top of page

Action Plan for Animal Welfare

Strengthening our animal welfare laws is a priority for the Opposition. People want to see us go further on animal welfare. All animals deserve protection and I believe it is wrong to promise tougher legislation if promises are then not seen through.

The Animal Welfare (Kept Animals) Bill would introduce a licensing system for keeping primates as pets, ban the live export of animals for fattening and slaughter, and allow the Government to make regulations about the importation of cats, dogs and ferrets into Great Britain. It was last scrutinised by Parliament on 18 November 2021. I am pleased the Bill passed a carry-over motion. The Government states it will be re-introduced as soon as time allows.

I agree it is inhumane and wrong to keep primates as pets. The Bill does not deliver on promises made, as its licensing system allows for the continued breeding and selling of primates. The Opposition tabled an amendment at Committee Stage to introduce a full ban, but disappointingly the Government voted this down.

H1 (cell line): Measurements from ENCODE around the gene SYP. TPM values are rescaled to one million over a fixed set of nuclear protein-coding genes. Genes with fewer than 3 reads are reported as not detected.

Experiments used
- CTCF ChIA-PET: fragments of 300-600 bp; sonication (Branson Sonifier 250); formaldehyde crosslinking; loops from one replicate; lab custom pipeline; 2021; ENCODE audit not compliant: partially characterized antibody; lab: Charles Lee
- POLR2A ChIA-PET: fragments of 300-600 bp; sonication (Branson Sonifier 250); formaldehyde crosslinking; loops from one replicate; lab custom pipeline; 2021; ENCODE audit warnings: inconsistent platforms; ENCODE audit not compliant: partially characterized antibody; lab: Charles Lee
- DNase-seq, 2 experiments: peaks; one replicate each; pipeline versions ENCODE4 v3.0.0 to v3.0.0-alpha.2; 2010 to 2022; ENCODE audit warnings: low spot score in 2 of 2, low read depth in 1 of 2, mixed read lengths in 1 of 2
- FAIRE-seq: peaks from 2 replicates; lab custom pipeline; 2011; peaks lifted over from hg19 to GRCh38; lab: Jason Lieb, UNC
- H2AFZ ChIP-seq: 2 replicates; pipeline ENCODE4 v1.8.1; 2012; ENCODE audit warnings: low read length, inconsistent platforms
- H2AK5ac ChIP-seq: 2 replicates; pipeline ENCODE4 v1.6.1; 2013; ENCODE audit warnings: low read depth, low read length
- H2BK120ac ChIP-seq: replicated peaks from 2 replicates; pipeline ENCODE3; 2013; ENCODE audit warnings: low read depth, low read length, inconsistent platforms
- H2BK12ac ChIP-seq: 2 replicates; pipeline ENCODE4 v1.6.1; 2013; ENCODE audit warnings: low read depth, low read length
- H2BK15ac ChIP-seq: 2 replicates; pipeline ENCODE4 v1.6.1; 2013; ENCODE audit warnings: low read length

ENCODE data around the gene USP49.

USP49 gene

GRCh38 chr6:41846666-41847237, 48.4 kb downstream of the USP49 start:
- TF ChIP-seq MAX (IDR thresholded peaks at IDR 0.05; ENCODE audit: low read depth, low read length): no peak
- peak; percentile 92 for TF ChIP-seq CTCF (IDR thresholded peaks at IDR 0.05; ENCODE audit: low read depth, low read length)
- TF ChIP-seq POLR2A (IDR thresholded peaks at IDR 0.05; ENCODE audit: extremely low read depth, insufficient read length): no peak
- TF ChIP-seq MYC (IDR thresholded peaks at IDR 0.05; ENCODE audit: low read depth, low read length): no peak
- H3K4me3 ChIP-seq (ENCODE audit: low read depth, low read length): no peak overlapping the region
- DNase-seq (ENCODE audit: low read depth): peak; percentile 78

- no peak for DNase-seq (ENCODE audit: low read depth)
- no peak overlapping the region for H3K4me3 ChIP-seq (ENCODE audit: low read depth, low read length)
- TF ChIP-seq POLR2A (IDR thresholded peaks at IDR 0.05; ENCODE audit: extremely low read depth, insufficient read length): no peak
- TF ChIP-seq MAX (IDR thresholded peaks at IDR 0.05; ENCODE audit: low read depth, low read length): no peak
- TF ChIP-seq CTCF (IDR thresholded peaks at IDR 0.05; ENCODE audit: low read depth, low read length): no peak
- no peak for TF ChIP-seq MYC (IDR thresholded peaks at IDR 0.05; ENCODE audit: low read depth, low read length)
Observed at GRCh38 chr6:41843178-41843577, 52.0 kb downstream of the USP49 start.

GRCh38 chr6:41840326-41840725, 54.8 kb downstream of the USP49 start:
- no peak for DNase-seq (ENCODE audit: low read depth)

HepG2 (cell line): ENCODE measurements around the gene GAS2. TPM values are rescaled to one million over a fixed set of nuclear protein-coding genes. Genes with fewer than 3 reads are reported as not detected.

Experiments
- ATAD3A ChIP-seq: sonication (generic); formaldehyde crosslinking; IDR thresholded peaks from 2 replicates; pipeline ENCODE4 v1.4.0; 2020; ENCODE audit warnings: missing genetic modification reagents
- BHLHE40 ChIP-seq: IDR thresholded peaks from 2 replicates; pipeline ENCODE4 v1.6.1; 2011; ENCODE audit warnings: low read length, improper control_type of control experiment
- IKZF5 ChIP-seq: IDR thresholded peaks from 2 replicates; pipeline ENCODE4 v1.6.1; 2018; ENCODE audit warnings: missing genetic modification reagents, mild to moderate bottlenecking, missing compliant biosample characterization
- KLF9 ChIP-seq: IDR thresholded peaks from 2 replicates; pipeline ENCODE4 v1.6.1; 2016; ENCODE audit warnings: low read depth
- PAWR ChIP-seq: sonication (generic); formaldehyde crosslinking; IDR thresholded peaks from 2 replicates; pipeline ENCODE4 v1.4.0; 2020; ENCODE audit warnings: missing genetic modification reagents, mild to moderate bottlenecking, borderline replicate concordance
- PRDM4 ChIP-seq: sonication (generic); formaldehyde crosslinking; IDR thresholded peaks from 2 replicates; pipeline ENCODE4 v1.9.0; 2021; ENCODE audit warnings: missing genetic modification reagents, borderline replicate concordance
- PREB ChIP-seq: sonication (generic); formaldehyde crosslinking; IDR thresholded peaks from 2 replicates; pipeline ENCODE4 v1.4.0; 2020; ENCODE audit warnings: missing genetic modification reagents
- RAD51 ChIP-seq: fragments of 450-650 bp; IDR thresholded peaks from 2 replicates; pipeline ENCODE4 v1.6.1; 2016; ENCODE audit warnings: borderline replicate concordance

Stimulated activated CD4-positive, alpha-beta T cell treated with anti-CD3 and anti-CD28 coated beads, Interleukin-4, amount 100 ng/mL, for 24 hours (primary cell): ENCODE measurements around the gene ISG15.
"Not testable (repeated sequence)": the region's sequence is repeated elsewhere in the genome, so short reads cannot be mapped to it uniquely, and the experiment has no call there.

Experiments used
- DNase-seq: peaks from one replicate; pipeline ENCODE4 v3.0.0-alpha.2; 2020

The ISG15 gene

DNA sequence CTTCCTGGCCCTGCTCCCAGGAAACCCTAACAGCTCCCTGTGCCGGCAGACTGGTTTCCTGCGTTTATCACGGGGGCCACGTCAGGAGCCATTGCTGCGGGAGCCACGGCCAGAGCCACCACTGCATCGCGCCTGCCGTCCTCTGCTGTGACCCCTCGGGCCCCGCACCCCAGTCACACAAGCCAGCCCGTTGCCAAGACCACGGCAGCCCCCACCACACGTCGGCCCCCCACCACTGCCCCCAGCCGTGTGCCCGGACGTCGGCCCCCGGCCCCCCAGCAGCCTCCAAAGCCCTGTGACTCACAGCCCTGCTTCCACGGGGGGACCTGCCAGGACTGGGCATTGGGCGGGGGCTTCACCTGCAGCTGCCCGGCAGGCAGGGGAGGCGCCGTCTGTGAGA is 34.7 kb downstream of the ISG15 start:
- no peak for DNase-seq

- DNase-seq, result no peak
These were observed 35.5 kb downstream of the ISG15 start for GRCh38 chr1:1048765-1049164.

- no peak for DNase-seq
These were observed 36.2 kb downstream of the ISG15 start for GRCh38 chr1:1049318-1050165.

You can read my policy response to the bill at:

You may further like to read my response to other animal welfare issues at:

I have long supported measures to ban live exports of animals for slaughter and fattening. I share welfare concerns about what many of those animals experience in being transported for a long time.

We need proper action on the issue of puppy smuggling. The Bill introduces a limit of five puppies and kittens per vehicle, but I think it should be three. Furthermore, I support increasing the minimum import age for puppies to six months and increased maximum penalties for those who illegally import dogs.

The import of fur and fur products into the UK, a barbarous and unnecessary trade, should be banned at the earliest opportunity. I support banning foie gras imports, the production of which is rightly banned in the UK.

Additionally, I support ending the import of wild animal trophies from threatened species. Any ban should cover all species classed as vulnerable, endangered, critically endangered and extinct in the wild.

I further believe new laws must be the next step if the travel sector cannot meet the challenge of removing holidays and excursions that abuse animals.

All details are correct at date of publication shown at the top of the article


bottom of page